Beginning in the eighteenth century, new answers surfaced about what makes a life good. What matters in human life, according to the French philosopher Jean-Jacques Rousseau (1712–1778), is not only its moral character, but whether a person manages to be an individual rather than a conformist—dominated by the beliefs, values, and practices of everyone else. Most persons, Rousseau complained, craved acceptance by their fellows and were willing, for the sake of this, to sacrifice any independent identity.
Since Rousseau, philosophic views of the good life have become divided. Many Continental European philosophers have demanded that human lives be not only morally good but also coherent and meaningful. The majority of Anglo-American philosophers, by contrast, have continued to think only about the moral rectitude of human lives, ignoring the question of alienation. The utilitarians, beginning with the Englishmen Jeremy Bentham (1748–1832) and John Stuart Mill (1806–1873), explicitly reject the possibility of alienation. They insist that a life is a good one if it contains more pleasant episodes than unpleasant ones; the connection between these different episodes is of no interest. Thus there are disagreements among philosophers—rarely articulated and more rarely debated—about the importance of the concept of alienation.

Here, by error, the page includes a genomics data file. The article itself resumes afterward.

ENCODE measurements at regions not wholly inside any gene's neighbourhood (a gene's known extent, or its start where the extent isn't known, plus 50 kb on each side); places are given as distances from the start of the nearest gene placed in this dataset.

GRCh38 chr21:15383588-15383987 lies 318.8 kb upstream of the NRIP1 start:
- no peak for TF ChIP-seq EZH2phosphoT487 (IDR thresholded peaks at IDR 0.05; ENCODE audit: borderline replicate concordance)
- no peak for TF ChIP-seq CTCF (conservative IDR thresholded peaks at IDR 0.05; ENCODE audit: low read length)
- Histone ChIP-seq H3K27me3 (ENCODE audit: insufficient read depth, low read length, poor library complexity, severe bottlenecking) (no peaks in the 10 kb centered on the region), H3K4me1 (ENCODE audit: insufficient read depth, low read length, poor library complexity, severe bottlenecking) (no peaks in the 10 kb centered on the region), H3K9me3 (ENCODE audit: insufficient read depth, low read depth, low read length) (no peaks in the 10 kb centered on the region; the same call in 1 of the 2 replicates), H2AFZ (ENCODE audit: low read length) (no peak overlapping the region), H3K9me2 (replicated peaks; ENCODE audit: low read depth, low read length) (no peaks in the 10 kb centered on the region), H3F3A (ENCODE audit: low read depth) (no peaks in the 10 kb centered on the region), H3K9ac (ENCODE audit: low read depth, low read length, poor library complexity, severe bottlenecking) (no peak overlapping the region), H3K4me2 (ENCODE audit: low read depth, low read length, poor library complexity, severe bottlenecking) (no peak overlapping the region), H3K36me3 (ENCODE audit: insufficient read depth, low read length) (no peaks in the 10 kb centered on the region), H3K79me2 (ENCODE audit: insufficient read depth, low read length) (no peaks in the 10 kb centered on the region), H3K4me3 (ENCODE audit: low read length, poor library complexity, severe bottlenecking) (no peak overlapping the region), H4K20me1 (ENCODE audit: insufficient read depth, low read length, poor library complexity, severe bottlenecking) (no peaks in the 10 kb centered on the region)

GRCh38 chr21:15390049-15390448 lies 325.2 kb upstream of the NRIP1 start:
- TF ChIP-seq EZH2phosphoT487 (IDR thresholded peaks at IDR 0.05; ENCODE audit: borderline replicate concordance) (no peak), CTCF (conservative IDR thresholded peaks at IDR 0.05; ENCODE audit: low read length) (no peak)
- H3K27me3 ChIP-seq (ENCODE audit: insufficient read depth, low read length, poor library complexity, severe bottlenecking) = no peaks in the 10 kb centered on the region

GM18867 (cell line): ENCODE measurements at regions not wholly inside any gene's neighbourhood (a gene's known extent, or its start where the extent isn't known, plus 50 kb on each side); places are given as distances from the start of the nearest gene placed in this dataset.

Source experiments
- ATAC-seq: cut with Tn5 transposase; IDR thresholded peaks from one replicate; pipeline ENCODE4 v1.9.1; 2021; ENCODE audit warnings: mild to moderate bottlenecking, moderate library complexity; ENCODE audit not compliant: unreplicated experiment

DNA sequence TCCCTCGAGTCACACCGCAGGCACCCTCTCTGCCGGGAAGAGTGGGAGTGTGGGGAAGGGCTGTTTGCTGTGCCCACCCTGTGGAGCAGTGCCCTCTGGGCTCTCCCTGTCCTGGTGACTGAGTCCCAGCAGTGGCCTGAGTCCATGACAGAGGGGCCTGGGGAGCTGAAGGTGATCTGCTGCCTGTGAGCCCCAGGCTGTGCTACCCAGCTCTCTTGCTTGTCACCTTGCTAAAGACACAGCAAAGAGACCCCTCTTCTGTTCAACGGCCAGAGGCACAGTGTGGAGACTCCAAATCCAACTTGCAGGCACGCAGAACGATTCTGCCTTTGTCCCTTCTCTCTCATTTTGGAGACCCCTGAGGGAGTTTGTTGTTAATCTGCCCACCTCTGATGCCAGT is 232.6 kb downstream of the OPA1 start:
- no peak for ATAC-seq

But many thinkers have taken the idea of alienation very seriously (even though not all used the word alienation to name the condition). Georg Wilhelm Friedrich Hegel (1770–1831), in The Phenomenology ofSpirit, described some forms that alienation takes in human lives. The alienated suffer from inner conflict and self-hatred. As a consequence, they are unhappy.
The Danish philosopher Søren Kierkegaard (1813–1855) agrees with Hegel on the self-hatred of the alienated and develops the idea further. Alienated lives are not disorganized by accident or because persons do not try to unify their lives, but because at the heart of alienation lies the unwillingness to be oneself. It is difficult for the alienated to accept themselves for who they are; it is more pleasant for one who is alienated to escape into fantasy and imagine oneself different: richer, more powerful, more intelligent, or more beautiful than one is. It is also difficult to accept responsibility for one's life. Alienation, Kierkegaard believes, cannot be overcome, but can be mitigated if one is fully in one's life by dedicating oneself to a single project in such a way that every part of one's everyday existence is affected by it. Kierkegaard also believed that this needed to be a Christian project—to live so as to manifest God's presence in even the smallest details of one's life, such as taking a walk in the park and thinking about what there will be for Sunday dinner.
The German philosopher and social critic Karl Marx (1818–1883) focused on alienation in a different aspect of life—namely at work. For Marx, working for wages was inevitably alienating. Wageworkers under the command of employers have no control over their work or even whether there is work for them at all. Employers are—for the majority of wage earners—able to hire and fire them at will. It is impossible to have a meaningful life if such a large part of it is under the control of another whose goals are at odds with one's own. The employer's goal is to make as much money as possible; workers want to earn as much as they can. But they also want their work to be clean, pleasant, and interesting. Employers care nothing about this as long as the money keeps rolling in. Spending a significant portion of one's life pursuing goals that are not one's own, alienates. It makes it impossible to be one's own person—one who pursues goals of one's own choosing.